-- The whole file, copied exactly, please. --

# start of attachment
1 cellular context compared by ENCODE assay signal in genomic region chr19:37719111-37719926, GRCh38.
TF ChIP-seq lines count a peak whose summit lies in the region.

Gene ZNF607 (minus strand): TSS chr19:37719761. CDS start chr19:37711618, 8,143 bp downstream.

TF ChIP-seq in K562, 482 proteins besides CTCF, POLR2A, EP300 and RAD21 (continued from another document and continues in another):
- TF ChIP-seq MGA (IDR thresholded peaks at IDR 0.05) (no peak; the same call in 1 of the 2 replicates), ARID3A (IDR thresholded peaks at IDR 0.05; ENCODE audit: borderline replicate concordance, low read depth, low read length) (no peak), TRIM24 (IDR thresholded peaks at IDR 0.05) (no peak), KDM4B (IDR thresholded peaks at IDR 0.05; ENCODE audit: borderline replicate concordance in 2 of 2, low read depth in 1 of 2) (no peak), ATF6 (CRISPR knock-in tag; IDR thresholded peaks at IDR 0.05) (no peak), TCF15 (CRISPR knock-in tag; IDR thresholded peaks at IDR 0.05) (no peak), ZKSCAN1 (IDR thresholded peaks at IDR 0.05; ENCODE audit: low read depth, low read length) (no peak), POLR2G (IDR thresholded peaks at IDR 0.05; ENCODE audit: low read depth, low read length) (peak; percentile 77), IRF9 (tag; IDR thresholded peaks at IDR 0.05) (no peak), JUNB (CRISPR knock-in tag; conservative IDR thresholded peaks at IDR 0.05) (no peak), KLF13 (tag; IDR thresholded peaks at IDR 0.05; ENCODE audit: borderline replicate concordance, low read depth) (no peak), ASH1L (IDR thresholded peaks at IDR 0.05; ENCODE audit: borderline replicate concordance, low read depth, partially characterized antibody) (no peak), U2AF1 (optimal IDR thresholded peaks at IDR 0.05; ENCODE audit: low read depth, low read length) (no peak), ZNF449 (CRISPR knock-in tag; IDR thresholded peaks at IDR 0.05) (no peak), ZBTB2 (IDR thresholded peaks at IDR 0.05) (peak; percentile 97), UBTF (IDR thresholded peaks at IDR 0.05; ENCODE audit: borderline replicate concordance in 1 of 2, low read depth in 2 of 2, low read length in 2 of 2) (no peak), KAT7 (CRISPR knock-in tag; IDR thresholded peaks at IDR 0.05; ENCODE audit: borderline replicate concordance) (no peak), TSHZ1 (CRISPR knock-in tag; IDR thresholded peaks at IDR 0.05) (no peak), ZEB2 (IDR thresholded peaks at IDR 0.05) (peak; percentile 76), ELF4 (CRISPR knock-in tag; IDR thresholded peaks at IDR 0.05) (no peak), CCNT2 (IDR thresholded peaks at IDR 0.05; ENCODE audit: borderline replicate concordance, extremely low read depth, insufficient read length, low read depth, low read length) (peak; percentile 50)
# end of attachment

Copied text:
1 cellular context compared by ENCODE assay signal in genomic region chr19:37719111-37719926, GRCh38.
TF ChIP-seq lines count a peak whose summit lies in the region.

Gene ZNF607 (minus strand): TSS chr19:37719761. CDS start chr19:37711618, 8,143 bp downstream.

TF ChIP-seq in K562, 482 proteins besides CTCF, POLR2A, EP300 and RAD21 (continued from another document and continues in another):
- TF ChIP-seq MGA (IDR thresholded peaks at IDR 0.05) (no peak; the same call in 1 of the 2 replicates), ARID3A (IDR thresholded peaks at IDR 0.05; ENCODE audit: borderline replicate concordance, low read depth, low read length) (no peak), TRIM24 (IDR thresholded peaks at IDR 0.05) (no peak), KDM4B (IDR thresholded peaks at IDR 0.05; ENCODE audit: borderline replicate concordance in 2 of 2, low read depth in 1 of 2) (no peak), ATF6 (CRISPR knock-in tag; IDR thresholded peaks at IDR 0.05) (no peak), TCF15 (CRISPR knock-in tag; IDR thresholded peaks at IDR 0.05) (no peak), ZKSCAN1 (IDR thresholded peaks at IDR 0.05; ENCODE audit: low read depth, low read length) (no peak), POLR2G (IDR thresholded peaks at IDR 0.05; ENCODE audit: low read depth, low read length) (peak; percentile 77), IRF9 (tag; IDR thresholded peaks at IDR 0.05) (no peak), JUNB (CRISPR knock-in tag; conservative IDR thresholded peaks at IDR 0.05) (no peak), KLF13 (tag; IDR thresholded peaks at IDR 0.05; ENCODE audit: borderline replicate concordance, low read depth) (no peak), ASH1L (IDR thresholded peaks at IDR 0.05; ENCODE audit: borderline replicate concordance, low read depth, partially characterized antibody) (no peak), U2AF1 (optimal IDR thresholded peaks at IDR 0.05; ENCODE audit: low read depth, low read length) (no peak), ZNF449 (CRISPR knock-in tag; IDR thresholded peaks at IDR 0.05) (no peak), ZBTB2 (IDR thresholded peaks at IDR 0.05) (peak; percentile 97), UBTF (IDR thresholded peaks at IDR 0.05; ENCODE audit: borderline replicate concordance in 1 of 2, low read depth in 2 of 2, low read length in 2 of 2) (no peak), KAT7 (CRISPR knock-in tag; IDR thresholded peaks at IDR 0.05; ENCODE audit: borderline replicate concordance) (no peak), TSHZ1 (CRISPR knock-in tag; IDR thresholded peaks at IDR 0.05) (no peak), ZEB2 (IDR thresholded peaks at IDR 0.05) (peak; percentile 76), ELF4 (CRISPR knock-in tag; IDR thresholded peaks at IDR 0.05) (no peak), CCNT2 (IDR thresholded peaks at IDR 0.05; ENCODE audit: borderline replicate concordance, extremely low read depth, insufficient read length, low read depth, low read length) (peak; percentile 50)